It helped the Jazz that T.J. Warren and Brandon Knight were no-shows (each going 0-5 for the game), and that pups like Dragan Bender and Marquese Chriss, as well as veteran P.J. Tucker, have zero offensive game between 1-22 feet.
It’s a wonder the Suns stayed tight in this game, but they did.
Ulis and Bledsoe kept the Suns in it, each giving the Suns a fourth-quarter lead. And only a missed long three by Booker with a few seconds left - his only open shot of the second half on a nice ATO play design - sealed the win for the Jazz.
Give the Suns credit for feisty defense and making the most of what the Jazz gave them offensively, even if the play selection was less than inspired.
Watch the nine-minute highlights here.
T.J. Warren got his starting spot back, but didn’t reward the coach for it by going 0-5. P.J. Tucker ended up playing 35 minutes, partially because Warren looked even worse than his box score. Warren was torched on the defensive end by Hayward a few times.
Jared Dudley got his 4th straight DNP-CD and no one knows why this is so absolute. I had a small exchange with Jared yesterday, who told me that he and Watson spoke briefly before this lineup switch - though very abbreviated - and that he thought it was weird Watson was so coy with the media. Remember, when I asked Watson last Wednesday he simply said “We’re all okay. We all live a nice life.” Watson could have and should have said something like ‘we are giving Bender a chance, and Dudley’s time will come back around soon enough’. Anyway, so that’s still a bit awkward. But Dudley’s a pro, and he’s handling this well.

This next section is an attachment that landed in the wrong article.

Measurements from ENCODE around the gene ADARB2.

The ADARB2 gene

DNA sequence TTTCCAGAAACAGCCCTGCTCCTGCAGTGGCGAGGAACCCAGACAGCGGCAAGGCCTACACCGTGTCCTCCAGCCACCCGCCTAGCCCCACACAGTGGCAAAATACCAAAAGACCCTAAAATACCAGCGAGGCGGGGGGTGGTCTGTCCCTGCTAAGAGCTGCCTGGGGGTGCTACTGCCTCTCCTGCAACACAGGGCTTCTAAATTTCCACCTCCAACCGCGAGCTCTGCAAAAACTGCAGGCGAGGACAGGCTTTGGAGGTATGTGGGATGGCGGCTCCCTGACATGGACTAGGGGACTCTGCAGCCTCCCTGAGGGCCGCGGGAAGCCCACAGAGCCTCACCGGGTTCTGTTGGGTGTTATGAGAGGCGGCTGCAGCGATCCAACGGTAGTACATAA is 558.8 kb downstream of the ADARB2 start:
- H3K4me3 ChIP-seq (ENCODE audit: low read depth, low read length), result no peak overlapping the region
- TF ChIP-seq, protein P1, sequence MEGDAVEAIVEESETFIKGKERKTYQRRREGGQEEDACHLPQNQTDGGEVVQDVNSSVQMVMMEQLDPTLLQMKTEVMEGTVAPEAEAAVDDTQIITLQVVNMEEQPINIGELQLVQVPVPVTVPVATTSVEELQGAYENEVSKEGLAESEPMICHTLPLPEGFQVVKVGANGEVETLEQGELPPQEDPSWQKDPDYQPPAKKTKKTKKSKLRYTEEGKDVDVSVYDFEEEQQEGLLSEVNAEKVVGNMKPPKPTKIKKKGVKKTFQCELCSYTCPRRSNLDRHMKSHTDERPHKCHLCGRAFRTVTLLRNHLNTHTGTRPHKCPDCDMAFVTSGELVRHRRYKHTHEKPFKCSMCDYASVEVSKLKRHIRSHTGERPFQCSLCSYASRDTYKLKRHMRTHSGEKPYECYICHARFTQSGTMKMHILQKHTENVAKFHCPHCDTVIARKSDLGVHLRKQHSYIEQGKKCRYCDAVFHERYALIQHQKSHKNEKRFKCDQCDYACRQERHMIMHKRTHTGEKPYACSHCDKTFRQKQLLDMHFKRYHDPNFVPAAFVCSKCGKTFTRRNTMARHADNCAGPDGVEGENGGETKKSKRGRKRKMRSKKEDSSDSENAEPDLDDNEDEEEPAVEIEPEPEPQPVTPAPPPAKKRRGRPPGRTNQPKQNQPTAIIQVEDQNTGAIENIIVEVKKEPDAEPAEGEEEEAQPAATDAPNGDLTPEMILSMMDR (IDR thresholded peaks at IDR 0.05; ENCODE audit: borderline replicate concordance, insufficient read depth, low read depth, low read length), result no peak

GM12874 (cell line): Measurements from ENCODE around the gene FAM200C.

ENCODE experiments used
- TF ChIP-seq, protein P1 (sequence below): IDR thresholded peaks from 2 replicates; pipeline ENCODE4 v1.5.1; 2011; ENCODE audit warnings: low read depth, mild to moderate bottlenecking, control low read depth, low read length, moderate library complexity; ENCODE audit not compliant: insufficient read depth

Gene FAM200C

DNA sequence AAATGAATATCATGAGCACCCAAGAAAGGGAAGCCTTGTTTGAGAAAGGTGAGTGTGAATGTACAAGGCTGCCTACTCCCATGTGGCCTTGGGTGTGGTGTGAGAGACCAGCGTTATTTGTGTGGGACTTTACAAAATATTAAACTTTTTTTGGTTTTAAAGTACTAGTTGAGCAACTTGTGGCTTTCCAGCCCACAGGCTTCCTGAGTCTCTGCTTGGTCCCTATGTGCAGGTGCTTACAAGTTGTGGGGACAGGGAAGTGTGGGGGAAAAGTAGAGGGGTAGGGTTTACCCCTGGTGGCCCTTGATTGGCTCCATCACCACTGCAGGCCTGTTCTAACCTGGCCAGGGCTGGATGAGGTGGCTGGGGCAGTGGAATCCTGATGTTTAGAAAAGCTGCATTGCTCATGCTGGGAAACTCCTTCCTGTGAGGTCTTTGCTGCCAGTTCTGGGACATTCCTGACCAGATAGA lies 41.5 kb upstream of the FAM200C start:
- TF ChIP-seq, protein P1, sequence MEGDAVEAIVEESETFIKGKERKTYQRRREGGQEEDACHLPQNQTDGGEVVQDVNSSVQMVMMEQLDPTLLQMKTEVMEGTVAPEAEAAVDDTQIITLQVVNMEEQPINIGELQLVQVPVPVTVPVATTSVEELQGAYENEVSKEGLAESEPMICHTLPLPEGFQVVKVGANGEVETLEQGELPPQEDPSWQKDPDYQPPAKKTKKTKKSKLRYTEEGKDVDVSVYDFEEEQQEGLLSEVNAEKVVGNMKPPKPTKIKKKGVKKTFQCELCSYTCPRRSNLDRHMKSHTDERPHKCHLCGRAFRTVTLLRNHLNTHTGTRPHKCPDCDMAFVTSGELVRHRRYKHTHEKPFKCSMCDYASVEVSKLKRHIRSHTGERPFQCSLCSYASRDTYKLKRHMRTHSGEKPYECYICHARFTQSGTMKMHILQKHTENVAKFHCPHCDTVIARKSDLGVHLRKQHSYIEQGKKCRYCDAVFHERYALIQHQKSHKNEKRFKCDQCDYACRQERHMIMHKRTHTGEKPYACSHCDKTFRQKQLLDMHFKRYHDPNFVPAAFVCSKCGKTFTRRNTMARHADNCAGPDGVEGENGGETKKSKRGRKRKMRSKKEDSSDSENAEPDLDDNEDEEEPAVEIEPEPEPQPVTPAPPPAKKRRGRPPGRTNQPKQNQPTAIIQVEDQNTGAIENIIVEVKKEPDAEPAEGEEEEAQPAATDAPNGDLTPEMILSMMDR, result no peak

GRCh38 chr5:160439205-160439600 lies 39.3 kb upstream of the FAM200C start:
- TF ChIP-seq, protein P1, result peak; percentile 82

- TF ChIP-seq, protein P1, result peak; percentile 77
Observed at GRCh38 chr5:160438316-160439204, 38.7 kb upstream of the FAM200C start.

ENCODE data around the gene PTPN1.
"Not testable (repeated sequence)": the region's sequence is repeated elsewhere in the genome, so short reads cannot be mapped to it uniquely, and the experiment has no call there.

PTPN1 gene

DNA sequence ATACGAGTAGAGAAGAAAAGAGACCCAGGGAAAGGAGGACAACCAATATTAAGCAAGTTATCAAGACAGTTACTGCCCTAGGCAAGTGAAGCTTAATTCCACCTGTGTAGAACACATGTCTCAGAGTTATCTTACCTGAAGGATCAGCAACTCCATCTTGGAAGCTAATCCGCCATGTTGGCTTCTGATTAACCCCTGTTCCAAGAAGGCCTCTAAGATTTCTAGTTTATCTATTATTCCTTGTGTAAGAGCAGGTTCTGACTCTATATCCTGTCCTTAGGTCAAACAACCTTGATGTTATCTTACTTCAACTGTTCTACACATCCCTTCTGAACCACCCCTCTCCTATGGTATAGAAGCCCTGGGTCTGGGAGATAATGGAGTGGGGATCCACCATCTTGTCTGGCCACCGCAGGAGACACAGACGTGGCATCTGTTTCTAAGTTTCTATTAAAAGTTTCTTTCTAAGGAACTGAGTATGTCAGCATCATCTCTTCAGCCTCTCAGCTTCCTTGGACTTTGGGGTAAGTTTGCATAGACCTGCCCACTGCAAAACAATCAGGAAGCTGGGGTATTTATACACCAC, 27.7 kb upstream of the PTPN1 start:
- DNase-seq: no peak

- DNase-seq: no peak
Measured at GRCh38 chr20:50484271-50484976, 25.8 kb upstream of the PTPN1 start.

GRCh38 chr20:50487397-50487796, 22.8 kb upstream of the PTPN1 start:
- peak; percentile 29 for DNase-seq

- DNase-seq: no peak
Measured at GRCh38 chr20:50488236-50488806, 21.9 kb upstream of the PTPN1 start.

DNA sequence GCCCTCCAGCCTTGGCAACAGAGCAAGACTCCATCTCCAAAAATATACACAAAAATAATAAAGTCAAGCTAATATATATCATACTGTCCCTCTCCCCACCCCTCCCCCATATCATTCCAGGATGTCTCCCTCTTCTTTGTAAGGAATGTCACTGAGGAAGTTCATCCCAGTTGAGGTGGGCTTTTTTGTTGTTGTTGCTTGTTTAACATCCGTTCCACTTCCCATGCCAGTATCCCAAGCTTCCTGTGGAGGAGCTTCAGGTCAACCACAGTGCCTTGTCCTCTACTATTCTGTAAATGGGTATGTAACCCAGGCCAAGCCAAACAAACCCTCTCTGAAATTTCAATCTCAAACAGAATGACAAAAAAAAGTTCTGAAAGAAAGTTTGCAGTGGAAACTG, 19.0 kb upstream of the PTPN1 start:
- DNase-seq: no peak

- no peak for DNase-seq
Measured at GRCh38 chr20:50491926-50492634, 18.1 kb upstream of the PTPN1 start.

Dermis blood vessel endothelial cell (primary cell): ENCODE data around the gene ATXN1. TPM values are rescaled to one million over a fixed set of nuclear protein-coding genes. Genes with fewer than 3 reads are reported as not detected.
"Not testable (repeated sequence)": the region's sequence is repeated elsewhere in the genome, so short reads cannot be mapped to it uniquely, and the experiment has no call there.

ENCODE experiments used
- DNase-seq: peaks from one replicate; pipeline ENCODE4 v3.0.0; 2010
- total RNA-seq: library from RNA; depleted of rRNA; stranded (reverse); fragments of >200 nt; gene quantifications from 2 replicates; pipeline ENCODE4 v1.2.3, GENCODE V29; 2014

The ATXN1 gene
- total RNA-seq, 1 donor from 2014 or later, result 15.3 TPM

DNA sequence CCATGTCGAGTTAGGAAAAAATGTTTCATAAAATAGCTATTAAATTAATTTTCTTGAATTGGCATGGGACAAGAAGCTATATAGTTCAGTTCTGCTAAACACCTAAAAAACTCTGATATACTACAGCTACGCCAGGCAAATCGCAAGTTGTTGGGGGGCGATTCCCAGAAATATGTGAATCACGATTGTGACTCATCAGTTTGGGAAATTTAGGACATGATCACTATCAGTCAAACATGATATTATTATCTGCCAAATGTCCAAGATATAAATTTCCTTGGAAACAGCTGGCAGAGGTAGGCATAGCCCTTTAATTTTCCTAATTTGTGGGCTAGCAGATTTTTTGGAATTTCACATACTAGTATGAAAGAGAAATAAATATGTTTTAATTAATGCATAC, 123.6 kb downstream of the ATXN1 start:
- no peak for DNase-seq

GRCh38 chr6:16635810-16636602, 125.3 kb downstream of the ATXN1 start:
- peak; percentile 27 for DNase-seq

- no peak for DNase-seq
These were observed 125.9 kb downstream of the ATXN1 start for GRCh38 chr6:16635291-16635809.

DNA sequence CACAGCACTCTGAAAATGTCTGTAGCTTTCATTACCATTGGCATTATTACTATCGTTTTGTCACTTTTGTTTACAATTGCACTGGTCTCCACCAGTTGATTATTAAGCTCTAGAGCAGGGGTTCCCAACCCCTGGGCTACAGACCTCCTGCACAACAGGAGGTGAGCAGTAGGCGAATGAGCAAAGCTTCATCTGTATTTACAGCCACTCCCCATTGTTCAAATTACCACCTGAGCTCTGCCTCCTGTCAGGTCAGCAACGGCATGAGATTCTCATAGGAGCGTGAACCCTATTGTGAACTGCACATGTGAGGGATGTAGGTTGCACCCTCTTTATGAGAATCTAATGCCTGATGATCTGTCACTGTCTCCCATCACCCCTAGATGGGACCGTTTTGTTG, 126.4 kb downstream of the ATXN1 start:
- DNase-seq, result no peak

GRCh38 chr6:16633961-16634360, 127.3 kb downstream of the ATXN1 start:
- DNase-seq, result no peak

Dragan Bender played 21 minutes, and is now the primary backup four to Marquese Chriss. Bender tries hard, but being a full-time big man is a transition for him. A couple times last night, he failed to switch and protect the paint when the big man he was defending set a pick on the perimeter to free the ball handler. Bender’s failure to switch and pick up the ball handler on the drive crossed up Tucker and left the Jazz player an open drive to the rim more than once. Bender also got bodied on the boards, and found more success tipping the ball to teammates than corralling rebounds on his own. But this is me nitpicking. Overall, Bender remains a net-positive on the scoreboard because he plays smart and generally does the right thing. He’s earned these minutes.
Marquese Chriss is never going to be Dragan Bender, but it’s quite possible he will end up a great complement to Bender on the front line. Chriss is basically Bender’s big-man opposite - all highlights mixed with too many plays off whereas Bender is few highlights but never takes a play off. Best case is an Amare-type player who can build on his god-given talents and become a statistical monster some day. Chriss can score from anywhere and has great athleticism and he’s got the natural strength to survive down low when he fills out. Right now, he’s just a 19 year old rookie.
Tyler Ulis once again got second-half backup point guard minutes from Brandon Knight. That’s two straight games now that Knight sat in the second half, first due to sloppy foul trouble and last night due to his lackluster 0-5 start. It seems Watson has stopped just handing minutes to Knight if he doesn’t play right in the first half.
That’s all I got.